Kerber started the match as favorite to win, having assured the No. 1 women's ranking on 12 September. Plíšková reached her first grand slam final, having never previously made it past the third round, by beating home favorite Serena Williams in the semi-finals.[30] Kerber started strongly, breaking Plíšková's first service game and won the first set 6–3 with another break in serve. Plíšková fought back, breaking midway into the second set to take it into a deciding set. In the third set, Plíšková broke Kerber's second service game to lead, before Kerber levelled the set at 3–3. With the match at 5–4, Plíšková served to stay in the match but Kerber won it in a love game to secure her first US Open title.[31]

Men's Doubles[edit]

Women's Doubles[edit]

Mixed Doubles[edit]

Juniors[edit]

Boys' Singles[edit]

Girls' Singles[edit]

Boys' Doubles[edit]

Girls' Doubles[edit]

Invitation[edit]

Men's Champions Doubles[edit]

Women's Champions Doubles[edit]

See also[edit]

Notes[edit]

  1. ^ a b Prize money listed per team
  2. ^ Winner of the Men's USTA Wild Card Challenge held in Binghamton, New York, Lexington, Kentucky and Aptos, California
  3. ^ Winner of the men's singles tournament in the 2016 NCAA Division I Tennis Championships
  4. ^ Winner of the Kalamazoo Wild Card tournament
  5. ^ Winner of the women's singles tournament in the 2016 NCAA Division I Tennis Championships
  6. ^ Winner of the USTA Girls' under-18 national tournament
  7. ^ Winner of the Women's USTA Wild Card Challenge held in Stockton, California, Sacramento, California and Lexington, Kentucky
  8. ^ Winner of the men's doubles tournament in the 2016 NCAA Division I Tennis Championships
  9. ^ Winner of the women's doubles tournament in the 2016 NCAA Division I Tennis Championships

References[edit]

  1. ^ "New Retractable Roof Ready for Start of US Open". tennis.com. 2 August 2016. Retrieved 5 August 2016. 
  2. ^ Umstead, R. Thomas (14 March 2016). "Tennis Channel Extends French Open Pay TV Rights". Multichannel News. Retrieved 10 July 2016. 
  3. ^ "ESPN drops the French Open, NBCSN could step in". Awful Announcing. Retrieved 9 July 2016. 
  4. ^ "ESPN to Gain Full Rights to U.S. Open in 2015". The New York Times. Retrieved 9 July 2016. 
  5. ^ "2016 US Open to feature richest purse in tennis history". usopen.org. Retrieved 10 July 2016. 
  6. ^ "Prize Money" (PDF). amazonaws.com. Retrieved 5 August 2016. 
  7. ^ "Bonus Challenge – Emirates Airlines US Open Series". emiratesusopenseries.com. 12 July 2016. 
  8. ^ Schlink, Leo (July 27, 2016). "Roger Federer withdraws from Olympics and US Open". Herald Sun. Retrieved January 22, 2017. 
  9. ^ "FORMER CHAMPION JUAN MARTIN DEL POTRO GETS WILD CARD INTO U.S. OPEN". Associated Press. August 16, 2016. Retrieved January 22, 2017.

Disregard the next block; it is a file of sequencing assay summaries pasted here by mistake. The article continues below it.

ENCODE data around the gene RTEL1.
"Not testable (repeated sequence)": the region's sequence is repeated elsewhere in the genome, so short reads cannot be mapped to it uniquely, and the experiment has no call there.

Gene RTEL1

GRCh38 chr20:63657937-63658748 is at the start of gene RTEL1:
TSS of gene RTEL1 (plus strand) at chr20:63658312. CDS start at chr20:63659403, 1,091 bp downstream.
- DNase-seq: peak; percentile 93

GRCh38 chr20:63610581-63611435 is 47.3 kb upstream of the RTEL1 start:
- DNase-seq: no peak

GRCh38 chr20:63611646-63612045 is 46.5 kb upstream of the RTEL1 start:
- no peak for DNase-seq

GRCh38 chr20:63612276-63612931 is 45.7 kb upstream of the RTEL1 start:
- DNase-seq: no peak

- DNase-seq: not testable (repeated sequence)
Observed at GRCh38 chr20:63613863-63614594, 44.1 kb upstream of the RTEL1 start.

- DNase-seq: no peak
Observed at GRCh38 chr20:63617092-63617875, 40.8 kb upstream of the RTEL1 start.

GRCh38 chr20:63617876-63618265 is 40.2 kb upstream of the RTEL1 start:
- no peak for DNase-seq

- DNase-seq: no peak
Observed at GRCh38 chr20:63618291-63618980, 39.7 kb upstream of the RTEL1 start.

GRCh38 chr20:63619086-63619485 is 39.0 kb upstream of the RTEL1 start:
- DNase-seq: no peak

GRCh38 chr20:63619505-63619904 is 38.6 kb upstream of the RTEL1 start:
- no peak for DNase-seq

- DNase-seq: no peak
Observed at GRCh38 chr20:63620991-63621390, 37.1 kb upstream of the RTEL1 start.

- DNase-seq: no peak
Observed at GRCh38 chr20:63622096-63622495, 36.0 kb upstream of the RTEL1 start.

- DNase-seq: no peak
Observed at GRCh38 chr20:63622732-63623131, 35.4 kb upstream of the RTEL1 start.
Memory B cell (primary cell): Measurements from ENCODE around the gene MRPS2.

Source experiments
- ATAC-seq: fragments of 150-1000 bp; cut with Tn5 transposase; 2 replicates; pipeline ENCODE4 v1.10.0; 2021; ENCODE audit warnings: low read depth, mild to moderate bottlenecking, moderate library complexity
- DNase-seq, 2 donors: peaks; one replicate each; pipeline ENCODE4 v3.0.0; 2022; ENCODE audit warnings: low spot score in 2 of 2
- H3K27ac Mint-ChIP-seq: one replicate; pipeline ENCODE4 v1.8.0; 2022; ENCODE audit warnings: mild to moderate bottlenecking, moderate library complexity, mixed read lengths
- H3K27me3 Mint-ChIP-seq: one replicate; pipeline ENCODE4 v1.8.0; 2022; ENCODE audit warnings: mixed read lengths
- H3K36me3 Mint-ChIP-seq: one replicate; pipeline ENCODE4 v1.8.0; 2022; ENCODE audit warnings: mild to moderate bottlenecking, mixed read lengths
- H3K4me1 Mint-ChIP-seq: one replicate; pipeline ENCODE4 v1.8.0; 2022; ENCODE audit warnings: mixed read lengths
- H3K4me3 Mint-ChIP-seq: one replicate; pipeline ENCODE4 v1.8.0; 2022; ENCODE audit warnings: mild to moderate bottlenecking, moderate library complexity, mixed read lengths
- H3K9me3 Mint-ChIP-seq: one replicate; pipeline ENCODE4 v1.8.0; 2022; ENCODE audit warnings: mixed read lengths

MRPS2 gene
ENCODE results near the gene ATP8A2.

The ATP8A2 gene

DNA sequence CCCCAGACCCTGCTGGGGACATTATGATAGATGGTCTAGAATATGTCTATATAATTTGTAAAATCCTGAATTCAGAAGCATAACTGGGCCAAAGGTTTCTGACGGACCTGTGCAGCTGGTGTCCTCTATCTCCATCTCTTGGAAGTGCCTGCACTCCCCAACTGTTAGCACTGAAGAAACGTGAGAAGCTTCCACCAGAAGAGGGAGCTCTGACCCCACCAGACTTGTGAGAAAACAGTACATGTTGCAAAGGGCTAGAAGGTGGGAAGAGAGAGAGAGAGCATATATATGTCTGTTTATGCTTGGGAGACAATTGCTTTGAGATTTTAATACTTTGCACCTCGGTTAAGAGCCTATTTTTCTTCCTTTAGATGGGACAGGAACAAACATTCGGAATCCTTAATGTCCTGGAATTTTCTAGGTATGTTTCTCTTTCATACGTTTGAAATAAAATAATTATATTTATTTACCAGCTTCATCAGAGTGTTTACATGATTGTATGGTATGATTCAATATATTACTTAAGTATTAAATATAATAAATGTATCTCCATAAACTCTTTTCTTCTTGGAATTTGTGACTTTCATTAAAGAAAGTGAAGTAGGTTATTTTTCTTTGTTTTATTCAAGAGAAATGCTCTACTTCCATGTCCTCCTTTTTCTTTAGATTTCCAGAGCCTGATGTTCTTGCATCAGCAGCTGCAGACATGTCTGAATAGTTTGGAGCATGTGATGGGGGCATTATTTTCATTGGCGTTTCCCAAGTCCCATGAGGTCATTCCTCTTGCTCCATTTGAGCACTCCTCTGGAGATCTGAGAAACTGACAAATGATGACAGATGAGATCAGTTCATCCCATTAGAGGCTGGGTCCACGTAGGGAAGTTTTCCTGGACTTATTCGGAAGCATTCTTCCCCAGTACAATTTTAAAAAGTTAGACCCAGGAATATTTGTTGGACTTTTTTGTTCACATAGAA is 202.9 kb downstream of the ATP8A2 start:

10. ^ "Tomas Berdych withdraws from U.S. Open due to appendicitis". Sports Illustrated. August 20, 2016. Retrieved June 4, 2017. 
  11. ^ "US Open First Round Begins". WTA. August 29, 2016. Retrieved May 6, 2017. 
  12. ^ "Olympic gold medalist Monica Puig out in US Open 1st round". USA Today. August 29, 2016. Retrieved May 6, 2017. 
  13. ^ McGrogan, Ed (August 31, 2016). "NO. 3 SEED GARBINE MUGURUZA FALLS IN SECOND ROUND OF U.S. OPEN TO ANASTASIJA SEVASTOVA". Tennis. Retrieved September 1, 2016. 
  14. ^ Garber, Greg (1 September 2016). "Fan trying to engage Kateryna Bondarenko on court arrested". ESPN. Retrieved 8 January 2017. 
  15. ^ Eccleshare, Charlie (September 5, 2016). "Rafael Nadal exits US Open but don't count him out of winning 15th grand slam". The Daily Telegraph. Retrieved January 22, 2017. 
  16. ^ "UN-RETIRED ANASTASIJA SEVASTOVA BEATS JOHANNA KONTA TO REACH U.S. OPEN QUARTERFINALS". Associated Press. September 5, 2016. Retrieved January 23, 2017. 
  17. ^ Clarey, Christopher (September 5, 2016). "Three Frenchmen in U.S. Open Quarterfinals Are All Eager to Topple Novak Djokovic". The New York Times. Retrieved May 6, 2017. 
  18. ^ Ward-Henninger, Colin (September 5, 2016). "U.S. Open results: Serena Williams breaks Federer's record with fourth-round win". CBS Sports. Retrieved February 1, 2017. 
  19. ^ Rothenberg, Ben (September 6, 2016). "Ana Konjuh Stuns Agnieszka Radwanska to Reach Quarterfinals of U.S. Open". The New York Times. Retrieved January 22, 2017. 
  20. ^ "Novak Djokovic reaches Open semis as Jo-Wilfried Tsonga withdraws". Associated Press. September 7, 2016. Retrieved January 25, 2017. 
  21. ^ McCarvel, Nick (September 8, 2016). "Serena Williams stunned by Karolina Pliskova in U.S. Open semifinals". USA Today. Retrieved January 22, 2017. 
  22. ^ Lisanti, Jamie (September 9, 2016). "Kerber beats Wozniacki to reach U.S. Open final after capturing World No. 1 ranking". Sports Illustrated. Retrieved February 1, 2017. 
  23. ^ "Roger Federer to miss Rio Olympics". CNN. 26 July 2016. Retrieved 26 July 2016. 
  24. ^ "Tomas Berdych drops out of U.S. Open because of appendicitis". Tennis. 20 August 2016. Retrieved 20 August 2016. 
  25. ^ "Victoria Azarenka announces pregnancy". Women's Tennis Association. 15 July 2016. Retrieved 15 July 2016. 
  26. ^ "The Latest: Stephens withdraws from US Open with foot injury". foxsports.com. 26 August 2016. Retrieved 26 August 2016. 
  27. ^ Brady, James (September 11, 2016). "Wawrinka beats Djokovic, wins US Open". SB Nation. Retrieved September 12, 2016. 
  28. ^ Graham, Bryan Armen (September 11, 2016). "Stanislas Wawrinka beats Novak Djokovic to win US Open men's title – as it happened". The Guardian. Retrieved September 12, 2016. 
  29. ^ "Wawrinka outlasts Djokovic to win US Open". ESPN. Retrieved September 12, 2016. 
  30. ^ Ubha, Ravi (September 11, 2016). "US Open 2016: Kerber wins title". CNN. Retrieved September 12, 2016. 
  31. ^ Graham, Bryan Armen (September 10, 2016). "Angelique Kerber defeats Karolina Pliskova for US Open title – as it happened". The Guardian. Retrieved September 12, 2016. 

External links[edit]

Preceded by
2016 Wimbledon Championships
Grand Slams Succeeded by
2017 Australian Open
Preceded by
2015 US Open
US Open Succeeded by
2017 US Open